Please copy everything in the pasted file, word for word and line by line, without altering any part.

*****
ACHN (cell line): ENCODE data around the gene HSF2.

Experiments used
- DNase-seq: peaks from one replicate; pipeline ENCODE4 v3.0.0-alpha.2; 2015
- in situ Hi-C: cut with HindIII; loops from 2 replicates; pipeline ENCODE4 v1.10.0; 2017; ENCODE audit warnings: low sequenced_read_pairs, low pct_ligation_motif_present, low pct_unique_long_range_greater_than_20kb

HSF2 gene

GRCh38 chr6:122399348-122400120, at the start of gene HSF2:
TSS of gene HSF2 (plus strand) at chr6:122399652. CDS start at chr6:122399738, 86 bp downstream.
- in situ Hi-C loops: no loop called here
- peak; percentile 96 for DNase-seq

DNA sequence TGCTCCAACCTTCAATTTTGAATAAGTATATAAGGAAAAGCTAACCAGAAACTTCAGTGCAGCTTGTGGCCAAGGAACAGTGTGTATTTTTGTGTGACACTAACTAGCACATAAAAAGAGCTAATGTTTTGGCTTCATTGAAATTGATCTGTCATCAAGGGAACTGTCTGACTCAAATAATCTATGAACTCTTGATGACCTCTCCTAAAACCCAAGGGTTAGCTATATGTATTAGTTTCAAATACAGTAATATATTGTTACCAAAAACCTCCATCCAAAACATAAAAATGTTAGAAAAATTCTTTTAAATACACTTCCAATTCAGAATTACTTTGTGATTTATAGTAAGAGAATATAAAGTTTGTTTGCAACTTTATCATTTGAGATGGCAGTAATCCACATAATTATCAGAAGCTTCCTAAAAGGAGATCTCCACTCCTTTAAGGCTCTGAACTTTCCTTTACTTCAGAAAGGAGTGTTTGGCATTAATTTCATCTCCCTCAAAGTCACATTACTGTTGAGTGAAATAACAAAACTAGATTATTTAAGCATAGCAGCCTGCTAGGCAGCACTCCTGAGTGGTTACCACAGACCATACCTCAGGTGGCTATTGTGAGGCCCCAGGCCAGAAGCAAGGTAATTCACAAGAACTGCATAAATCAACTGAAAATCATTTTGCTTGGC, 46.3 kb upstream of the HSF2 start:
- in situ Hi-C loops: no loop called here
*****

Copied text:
ACHN (cell line): ENCODE data around the gene HSF2.

Experiments used
- DNase-seq: peaks from one replicate; pipeline ENCODE4 v3.0.0-alpha.2; 2015
- in situ Hi-C: cut with HindIII; loops from 2 replicates; pipeline ENCODE4 v1.10.0; 2017; ENCODE audit warnings: low sequenced_read_pairs, low pct_ligation_motif_present, low pct_unique_long_range_greater_than_20kb

HSF2 gene

GRCh38 chr6:122399348-122400120, at the start of gene HSF2:
TSS of gene HSF2 (plus strand) at chr6:122399652. CDS start at chr6:122399738, 86 bp downstream.
- in situ Hi-C loops: no loop called here
- peak; percentile 96 for DNase-seq

DNA sequence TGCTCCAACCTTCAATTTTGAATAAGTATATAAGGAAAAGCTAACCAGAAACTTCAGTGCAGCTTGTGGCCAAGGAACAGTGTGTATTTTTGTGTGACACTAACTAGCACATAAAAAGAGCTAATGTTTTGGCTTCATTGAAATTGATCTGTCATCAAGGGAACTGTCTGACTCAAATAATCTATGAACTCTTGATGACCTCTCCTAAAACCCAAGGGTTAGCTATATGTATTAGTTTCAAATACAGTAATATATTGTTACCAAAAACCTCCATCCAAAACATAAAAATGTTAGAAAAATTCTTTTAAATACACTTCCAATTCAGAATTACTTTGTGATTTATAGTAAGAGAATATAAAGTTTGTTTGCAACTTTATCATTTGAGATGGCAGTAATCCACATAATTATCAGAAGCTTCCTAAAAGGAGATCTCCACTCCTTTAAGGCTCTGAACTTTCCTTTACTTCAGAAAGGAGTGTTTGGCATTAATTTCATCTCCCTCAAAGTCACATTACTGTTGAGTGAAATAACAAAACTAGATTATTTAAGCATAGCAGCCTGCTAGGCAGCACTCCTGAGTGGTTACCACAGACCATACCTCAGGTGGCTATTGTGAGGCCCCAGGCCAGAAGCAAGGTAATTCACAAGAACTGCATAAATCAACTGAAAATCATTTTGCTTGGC, 46.3 kb upstream of the HSF2 start:
- in situ Hi-C loops: no loop called here